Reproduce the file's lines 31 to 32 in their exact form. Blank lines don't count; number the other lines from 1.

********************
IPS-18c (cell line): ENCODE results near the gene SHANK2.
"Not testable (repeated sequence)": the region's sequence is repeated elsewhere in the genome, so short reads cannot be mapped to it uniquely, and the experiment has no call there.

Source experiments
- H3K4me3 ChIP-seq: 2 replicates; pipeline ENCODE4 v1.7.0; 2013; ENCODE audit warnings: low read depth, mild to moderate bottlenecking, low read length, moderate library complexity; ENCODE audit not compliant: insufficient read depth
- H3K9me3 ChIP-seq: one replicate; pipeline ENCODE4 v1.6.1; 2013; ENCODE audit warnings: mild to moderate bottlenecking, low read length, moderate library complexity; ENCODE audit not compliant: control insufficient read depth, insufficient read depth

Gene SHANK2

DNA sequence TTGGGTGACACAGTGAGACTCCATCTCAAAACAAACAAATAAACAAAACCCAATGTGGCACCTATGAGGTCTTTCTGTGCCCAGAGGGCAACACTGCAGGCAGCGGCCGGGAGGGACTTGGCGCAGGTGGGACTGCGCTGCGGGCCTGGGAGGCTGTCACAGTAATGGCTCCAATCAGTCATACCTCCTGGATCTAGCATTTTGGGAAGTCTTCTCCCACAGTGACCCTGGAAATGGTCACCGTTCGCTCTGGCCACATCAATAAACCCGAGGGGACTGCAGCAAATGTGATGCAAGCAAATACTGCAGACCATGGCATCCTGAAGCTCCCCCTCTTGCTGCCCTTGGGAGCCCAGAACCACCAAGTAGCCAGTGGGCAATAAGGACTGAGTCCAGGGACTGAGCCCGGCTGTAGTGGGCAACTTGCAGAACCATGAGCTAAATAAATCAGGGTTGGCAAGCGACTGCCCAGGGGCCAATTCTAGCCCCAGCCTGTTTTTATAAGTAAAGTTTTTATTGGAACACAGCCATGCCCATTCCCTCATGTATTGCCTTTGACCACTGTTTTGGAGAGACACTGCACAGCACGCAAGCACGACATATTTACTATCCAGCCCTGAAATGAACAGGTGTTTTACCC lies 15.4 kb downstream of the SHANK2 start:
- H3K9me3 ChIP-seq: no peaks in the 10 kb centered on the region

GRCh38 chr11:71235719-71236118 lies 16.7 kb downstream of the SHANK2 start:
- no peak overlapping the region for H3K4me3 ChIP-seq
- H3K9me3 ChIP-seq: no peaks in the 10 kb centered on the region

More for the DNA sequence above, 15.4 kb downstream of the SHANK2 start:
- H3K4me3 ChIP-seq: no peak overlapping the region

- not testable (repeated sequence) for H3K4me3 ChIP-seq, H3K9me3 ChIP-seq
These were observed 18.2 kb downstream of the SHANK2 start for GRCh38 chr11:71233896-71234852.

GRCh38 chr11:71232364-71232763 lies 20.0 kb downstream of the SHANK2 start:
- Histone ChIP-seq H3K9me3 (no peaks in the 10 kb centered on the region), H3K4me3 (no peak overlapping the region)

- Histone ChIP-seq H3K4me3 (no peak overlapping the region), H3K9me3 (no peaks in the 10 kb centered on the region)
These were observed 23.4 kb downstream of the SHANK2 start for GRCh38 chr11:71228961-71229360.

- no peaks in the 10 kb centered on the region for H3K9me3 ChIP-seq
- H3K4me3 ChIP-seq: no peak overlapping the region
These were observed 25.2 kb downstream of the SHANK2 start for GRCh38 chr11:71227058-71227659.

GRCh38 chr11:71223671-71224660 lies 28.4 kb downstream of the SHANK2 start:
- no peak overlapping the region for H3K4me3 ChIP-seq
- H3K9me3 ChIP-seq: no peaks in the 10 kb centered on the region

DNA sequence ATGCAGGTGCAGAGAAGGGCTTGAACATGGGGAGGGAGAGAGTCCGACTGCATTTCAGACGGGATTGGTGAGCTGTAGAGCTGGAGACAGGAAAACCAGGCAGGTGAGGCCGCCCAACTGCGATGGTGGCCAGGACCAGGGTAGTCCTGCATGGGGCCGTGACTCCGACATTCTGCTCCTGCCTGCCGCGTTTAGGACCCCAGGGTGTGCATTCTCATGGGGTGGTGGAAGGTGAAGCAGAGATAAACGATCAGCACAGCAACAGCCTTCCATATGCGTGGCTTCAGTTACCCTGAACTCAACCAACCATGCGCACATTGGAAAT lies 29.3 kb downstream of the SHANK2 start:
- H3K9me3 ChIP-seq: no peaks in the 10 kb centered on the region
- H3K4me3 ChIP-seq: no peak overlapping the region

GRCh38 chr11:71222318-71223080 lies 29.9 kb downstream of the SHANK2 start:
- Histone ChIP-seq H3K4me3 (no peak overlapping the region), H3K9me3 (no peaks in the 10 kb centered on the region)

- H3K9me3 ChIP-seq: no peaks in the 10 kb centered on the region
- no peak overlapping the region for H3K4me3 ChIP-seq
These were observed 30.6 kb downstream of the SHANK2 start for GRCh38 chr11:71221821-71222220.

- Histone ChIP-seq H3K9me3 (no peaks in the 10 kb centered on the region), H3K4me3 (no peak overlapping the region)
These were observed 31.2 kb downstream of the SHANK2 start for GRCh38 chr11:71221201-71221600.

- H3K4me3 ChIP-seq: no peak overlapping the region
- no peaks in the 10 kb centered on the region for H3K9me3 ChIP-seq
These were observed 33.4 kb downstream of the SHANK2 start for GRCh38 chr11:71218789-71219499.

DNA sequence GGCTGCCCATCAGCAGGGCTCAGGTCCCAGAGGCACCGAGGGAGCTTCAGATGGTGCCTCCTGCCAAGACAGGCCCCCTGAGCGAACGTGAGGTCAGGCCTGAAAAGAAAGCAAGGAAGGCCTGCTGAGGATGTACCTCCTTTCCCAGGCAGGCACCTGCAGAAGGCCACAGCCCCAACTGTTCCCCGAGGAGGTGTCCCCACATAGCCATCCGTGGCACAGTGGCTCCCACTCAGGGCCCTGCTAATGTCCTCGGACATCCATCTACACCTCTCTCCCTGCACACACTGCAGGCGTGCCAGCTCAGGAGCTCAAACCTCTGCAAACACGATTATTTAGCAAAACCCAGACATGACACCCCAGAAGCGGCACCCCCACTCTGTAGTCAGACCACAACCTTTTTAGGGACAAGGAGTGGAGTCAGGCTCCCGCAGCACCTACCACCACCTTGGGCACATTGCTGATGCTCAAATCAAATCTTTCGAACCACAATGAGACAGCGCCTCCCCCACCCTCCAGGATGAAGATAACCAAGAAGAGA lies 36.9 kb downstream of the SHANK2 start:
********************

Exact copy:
- H3K9me3 ChIP-seq: no peaks in the 10 kb centered on the region
- no peak overlapping the region for H3K4me3 ChIP-seq